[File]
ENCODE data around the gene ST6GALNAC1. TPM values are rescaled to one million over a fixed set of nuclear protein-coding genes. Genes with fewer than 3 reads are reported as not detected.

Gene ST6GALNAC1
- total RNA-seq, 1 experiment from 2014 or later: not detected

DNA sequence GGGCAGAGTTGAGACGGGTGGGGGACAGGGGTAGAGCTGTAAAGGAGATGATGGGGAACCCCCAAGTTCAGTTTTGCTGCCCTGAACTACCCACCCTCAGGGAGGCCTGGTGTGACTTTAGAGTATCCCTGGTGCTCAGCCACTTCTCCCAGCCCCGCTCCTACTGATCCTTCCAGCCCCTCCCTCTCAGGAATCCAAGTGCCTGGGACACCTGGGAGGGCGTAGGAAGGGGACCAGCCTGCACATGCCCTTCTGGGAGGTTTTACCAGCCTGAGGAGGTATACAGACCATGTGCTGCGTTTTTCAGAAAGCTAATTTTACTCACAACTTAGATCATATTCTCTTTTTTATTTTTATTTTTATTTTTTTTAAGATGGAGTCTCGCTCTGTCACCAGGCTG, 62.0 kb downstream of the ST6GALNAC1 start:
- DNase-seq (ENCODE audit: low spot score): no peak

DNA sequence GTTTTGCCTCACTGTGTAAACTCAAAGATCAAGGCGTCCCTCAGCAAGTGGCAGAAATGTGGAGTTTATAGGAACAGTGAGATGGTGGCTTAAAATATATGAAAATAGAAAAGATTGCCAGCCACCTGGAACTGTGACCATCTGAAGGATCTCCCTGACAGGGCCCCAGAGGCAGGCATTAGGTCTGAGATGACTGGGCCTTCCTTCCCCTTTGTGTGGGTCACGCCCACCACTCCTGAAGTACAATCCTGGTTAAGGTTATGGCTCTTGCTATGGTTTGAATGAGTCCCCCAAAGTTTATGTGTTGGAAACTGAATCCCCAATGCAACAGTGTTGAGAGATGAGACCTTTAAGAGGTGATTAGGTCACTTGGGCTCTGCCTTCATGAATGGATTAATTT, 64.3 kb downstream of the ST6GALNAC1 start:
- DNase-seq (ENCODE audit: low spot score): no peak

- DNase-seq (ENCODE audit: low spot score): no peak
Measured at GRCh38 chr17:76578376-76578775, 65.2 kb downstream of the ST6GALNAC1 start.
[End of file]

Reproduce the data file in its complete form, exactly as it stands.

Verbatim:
ENCODE data around the gene ST6GALNAC1. TPM values are rescaled to one million over a fixed set of nuclear protein-coding genes. Genes with fewer than 3 reads are reported as not detected.

Gene ST6GALNAC1
- total RNA-seq, 1 experiment from 2014 or later: not detected

DNA sequence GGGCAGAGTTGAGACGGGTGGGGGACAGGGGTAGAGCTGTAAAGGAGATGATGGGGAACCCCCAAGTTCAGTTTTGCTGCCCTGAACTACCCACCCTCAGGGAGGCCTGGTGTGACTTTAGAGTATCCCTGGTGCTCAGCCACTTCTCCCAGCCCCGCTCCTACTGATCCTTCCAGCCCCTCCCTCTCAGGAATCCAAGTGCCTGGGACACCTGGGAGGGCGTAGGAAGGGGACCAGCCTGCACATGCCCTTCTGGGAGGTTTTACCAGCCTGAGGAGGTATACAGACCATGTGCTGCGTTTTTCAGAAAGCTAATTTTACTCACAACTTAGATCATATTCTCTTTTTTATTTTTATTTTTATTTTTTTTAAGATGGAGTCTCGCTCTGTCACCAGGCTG, 62.0 kb downstream of the ST6GALNAC1 start:
- DNase-seq (ENCODE audit: low spot score): no peak

DNA sequence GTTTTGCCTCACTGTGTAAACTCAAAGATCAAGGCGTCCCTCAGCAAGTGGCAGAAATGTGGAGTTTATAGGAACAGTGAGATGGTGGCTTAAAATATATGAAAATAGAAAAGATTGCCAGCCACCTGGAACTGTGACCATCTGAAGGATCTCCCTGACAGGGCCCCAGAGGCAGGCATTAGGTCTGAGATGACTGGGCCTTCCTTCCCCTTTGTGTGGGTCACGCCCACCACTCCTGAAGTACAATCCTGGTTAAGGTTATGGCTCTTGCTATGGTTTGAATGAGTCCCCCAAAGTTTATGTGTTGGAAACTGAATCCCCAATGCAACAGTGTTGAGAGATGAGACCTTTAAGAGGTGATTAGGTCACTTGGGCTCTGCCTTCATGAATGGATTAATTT, 64.3 kb downstream of the ST6GALNAC1 start:
- DNase-seq (ENCODE audit: low spot score): no peak

- DNase-seq (ENCODE audit: low spot score): no peak
Measured at GRCh38 chr17:76578376-76578775, 65.2 kb downstream of the ST6GALNAC1 start.